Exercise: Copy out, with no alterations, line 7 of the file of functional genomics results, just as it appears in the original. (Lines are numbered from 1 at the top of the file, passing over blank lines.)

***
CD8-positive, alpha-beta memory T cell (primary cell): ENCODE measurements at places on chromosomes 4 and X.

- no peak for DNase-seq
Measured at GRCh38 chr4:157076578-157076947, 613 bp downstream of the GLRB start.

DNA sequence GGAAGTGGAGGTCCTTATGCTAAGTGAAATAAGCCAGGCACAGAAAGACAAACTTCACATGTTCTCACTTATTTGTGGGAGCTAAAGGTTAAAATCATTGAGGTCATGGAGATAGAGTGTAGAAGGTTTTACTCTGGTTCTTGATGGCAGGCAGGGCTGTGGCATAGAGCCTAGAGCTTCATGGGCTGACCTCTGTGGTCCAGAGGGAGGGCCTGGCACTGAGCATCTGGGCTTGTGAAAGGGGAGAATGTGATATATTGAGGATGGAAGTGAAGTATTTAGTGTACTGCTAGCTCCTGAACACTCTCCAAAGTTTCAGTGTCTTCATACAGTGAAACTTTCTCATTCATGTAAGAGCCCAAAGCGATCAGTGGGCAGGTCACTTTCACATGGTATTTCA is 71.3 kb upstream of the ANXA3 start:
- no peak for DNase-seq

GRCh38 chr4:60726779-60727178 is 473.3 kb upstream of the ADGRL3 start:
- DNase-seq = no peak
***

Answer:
- DNase-seq = no peak